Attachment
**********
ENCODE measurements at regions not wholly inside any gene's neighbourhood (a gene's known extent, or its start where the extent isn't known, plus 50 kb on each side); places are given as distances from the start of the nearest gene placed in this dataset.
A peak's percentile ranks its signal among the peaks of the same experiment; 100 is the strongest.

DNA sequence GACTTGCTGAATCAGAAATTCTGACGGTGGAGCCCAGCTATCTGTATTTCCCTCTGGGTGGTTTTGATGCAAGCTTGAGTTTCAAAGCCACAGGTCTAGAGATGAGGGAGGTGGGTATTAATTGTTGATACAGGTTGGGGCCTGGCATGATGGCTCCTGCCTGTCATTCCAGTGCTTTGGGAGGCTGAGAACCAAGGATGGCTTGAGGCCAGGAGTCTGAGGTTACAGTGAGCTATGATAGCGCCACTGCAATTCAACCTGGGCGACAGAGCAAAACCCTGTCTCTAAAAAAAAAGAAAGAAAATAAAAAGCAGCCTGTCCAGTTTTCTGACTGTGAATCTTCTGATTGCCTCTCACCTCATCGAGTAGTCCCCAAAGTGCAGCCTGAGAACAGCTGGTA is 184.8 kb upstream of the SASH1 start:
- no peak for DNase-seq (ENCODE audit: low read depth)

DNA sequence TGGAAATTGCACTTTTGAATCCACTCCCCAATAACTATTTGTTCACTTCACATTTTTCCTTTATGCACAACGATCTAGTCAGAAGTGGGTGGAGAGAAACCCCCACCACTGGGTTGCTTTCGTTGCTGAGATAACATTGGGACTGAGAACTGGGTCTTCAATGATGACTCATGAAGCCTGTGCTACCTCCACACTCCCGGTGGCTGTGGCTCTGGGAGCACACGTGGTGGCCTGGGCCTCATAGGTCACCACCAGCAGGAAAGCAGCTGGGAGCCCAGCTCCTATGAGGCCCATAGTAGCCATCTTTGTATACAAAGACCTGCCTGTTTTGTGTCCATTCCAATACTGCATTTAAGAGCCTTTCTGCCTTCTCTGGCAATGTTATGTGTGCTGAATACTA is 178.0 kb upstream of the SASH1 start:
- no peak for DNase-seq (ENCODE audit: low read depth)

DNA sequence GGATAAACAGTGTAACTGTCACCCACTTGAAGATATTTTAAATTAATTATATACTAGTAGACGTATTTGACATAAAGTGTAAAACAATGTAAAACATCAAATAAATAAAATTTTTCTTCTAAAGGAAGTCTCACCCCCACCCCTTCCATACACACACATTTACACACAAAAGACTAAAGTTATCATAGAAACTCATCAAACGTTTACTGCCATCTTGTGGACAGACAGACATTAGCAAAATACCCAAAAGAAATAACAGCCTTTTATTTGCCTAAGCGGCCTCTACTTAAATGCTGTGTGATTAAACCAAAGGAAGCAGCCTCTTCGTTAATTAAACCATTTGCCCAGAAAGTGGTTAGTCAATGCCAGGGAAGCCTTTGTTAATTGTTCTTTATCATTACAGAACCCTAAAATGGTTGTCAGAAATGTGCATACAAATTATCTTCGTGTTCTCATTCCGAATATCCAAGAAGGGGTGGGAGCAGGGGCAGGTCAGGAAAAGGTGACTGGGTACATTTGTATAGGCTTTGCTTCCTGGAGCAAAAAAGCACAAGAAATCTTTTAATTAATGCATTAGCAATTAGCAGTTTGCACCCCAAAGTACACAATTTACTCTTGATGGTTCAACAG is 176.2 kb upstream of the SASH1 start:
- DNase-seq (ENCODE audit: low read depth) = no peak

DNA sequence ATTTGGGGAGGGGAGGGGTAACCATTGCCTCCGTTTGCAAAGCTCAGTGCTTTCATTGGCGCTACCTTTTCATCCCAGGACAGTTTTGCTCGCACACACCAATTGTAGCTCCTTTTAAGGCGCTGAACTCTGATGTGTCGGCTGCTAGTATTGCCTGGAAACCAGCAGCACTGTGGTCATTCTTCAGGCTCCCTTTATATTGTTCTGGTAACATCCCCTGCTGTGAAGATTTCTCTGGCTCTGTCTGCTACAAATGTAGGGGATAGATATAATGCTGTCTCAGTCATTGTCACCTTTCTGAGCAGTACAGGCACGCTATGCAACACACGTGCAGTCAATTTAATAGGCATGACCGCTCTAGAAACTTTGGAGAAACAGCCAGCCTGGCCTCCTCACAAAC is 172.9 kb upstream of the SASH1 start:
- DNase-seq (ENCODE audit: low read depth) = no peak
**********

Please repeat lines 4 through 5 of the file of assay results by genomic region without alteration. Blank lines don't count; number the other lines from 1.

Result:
- no peak for DNase-seq (ENCODE audit: low read depth)

DNA sequence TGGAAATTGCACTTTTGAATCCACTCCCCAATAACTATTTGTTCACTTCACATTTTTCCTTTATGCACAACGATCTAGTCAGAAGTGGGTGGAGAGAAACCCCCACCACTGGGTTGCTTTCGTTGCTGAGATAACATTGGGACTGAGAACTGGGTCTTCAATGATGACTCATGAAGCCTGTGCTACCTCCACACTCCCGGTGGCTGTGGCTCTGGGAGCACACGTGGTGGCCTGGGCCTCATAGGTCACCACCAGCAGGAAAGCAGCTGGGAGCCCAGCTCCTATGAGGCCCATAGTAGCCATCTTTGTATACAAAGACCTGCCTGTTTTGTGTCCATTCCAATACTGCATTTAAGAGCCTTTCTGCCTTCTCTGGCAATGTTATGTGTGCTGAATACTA is 178.0 kb upstream of the SASH1 start: